Northern Ireland

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Regulation of healthcare quality in Northern Ireland

The quality of healthcare services in Northern Ireland is regulated principally by the RQIA (Regulation and Quality Improvement Authority), the independent health and social care regulator.

The HSCB (Health and Social Care Board) are responsible for the monitoring and appraisal of HSC (Health and Social Care) GP services.

The quality standards for health and social care are used by the RQIA in its inspections and as a guide for health and social care providers to improve services.

Quality regulation in Northern Ireland is also linked to Quality 2020, the 10 year quality improvement strategy launched by the Department of Health in 2011.






Enforcement powers

  • HSC (NHS) trusts and hospitals
  • GP practices
  • mental health services
  • social care
  • indepenent providers
Inspects and reviews all regulated services Do not give ratings
  • improvement notices
  • suspension/
    cancellation of registration
  • prosecution
  • special measures*
    *if authorised by Department of Health
  • GP practices
Inspects GP practices in a rolling programme Do not give ratings
  • suspension of practitioner registration


RQIA (Regulation and Quality Improvement Authority)

The RQIA was established in 2005 and is responsible for registering, monitoring and inspecting health and social care services in Northern Ireland, while encouraging improvement in their quality.

The three main areas of work for the RQIA are:

  • the registration and inspection of statutory and independent health and social care services
  • assuring the quality of services provided by HSC Trusts, the HSCB and other agencies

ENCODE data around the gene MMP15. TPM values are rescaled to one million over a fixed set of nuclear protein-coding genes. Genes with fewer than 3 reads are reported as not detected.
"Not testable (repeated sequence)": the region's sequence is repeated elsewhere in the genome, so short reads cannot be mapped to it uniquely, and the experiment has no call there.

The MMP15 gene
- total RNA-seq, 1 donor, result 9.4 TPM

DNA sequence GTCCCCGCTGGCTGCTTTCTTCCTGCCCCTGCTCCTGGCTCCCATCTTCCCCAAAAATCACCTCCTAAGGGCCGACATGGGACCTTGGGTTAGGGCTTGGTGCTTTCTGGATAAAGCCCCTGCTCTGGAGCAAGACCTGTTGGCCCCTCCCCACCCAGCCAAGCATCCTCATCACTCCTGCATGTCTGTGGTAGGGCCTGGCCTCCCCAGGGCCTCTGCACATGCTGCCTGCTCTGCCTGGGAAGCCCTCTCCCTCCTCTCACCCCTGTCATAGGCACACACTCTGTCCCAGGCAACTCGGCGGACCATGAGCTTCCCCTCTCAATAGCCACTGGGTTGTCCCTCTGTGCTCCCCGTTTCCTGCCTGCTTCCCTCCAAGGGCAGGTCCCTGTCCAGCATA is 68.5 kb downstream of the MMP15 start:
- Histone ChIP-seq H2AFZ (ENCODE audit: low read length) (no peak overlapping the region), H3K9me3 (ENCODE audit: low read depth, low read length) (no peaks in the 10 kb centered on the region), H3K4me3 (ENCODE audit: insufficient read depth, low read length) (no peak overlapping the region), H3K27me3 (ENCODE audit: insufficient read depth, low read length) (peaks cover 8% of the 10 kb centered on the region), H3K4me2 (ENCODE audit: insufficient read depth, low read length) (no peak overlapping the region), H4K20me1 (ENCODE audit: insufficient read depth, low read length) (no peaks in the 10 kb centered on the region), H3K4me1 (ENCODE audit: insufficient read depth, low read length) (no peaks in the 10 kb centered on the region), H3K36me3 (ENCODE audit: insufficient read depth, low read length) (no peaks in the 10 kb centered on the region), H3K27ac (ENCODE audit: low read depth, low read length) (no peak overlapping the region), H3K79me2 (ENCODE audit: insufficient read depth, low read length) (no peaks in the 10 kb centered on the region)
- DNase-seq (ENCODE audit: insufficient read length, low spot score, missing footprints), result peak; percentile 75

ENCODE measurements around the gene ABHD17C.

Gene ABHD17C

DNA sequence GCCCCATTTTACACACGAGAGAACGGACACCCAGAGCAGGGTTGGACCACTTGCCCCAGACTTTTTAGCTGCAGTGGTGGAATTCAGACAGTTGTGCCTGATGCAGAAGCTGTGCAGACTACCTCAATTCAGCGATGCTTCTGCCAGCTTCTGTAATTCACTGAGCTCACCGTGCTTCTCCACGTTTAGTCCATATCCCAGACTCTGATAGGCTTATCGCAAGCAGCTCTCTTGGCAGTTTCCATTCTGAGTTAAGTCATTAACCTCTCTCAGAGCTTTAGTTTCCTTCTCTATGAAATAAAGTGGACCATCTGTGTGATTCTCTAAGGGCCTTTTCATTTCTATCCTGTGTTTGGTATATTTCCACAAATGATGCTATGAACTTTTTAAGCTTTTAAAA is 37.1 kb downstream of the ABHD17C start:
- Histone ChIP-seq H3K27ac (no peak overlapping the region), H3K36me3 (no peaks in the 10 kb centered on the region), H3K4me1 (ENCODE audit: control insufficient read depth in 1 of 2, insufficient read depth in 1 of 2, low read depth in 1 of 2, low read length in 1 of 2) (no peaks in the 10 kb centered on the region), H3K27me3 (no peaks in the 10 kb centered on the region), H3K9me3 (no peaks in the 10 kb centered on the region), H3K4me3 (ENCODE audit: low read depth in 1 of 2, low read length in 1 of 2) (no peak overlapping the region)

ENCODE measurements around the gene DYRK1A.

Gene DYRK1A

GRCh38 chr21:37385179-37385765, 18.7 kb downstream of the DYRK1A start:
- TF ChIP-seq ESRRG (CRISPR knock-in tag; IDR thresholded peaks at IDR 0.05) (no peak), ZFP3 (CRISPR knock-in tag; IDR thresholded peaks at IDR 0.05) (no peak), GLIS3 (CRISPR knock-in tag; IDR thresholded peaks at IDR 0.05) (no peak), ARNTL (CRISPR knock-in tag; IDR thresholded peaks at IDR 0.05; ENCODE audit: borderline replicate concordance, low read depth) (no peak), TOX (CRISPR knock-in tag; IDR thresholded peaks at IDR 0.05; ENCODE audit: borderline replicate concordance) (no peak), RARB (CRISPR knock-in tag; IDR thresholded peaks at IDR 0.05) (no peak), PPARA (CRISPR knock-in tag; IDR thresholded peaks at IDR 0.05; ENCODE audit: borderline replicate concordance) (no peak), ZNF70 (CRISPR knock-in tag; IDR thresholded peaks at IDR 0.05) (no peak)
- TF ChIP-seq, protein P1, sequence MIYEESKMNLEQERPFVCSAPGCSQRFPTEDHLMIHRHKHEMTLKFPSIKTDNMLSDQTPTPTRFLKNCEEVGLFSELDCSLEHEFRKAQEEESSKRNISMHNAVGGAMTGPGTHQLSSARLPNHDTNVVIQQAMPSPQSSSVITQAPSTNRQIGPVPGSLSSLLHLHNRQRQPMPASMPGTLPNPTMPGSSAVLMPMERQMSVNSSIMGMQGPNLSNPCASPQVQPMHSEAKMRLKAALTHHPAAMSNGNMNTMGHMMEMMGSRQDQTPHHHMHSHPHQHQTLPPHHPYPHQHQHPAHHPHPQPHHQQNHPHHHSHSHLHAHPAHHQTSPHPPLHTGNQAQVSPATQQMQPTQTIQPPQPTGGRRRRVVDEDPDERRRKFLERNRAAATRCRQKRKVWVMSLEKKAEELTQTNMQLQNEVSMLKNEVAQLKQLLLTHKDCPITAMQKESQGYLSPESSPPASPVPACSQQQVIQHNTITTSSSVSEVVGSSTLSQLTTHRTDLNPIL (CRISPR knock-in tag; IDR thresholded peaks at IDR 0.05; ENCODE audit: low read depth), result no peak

• protecting the interests of individuals with learning disabilities and those with mental health conditions.



The RQIA inspects a wide array of services, including:

  • HSC (NHS) trusts and hospitals
  • independent healthcare providers
  • dental services
  • mental health and learning disability services
  • prisons
  • care homes
  • children’s homes
  • radiology services – enforcement of Ionising Radiation (Medical Exposure) Regulations (Northern Ireland) 2000.

The RQIA is not responsible for the inspection of GP practices.

RQIA inspectors can visit providers at any time, request information, conduct private interviews and examine premises. When they do inspect and review services, the RQIA focus on four key outcomes, whether care is safe, effective, and compassionate, and if services are well-led. Inspectors also utilise the quality standards for health and social care in order to assess the quality of services.

In its inspection reports the RQIA does not give ratings but will, where appropriate, provide:

  • recommendations for improvement where standards are not being met, with progress to be reviewed at later inspections
  • housekeeping points to assist providers to make rapid improvements to more minor problems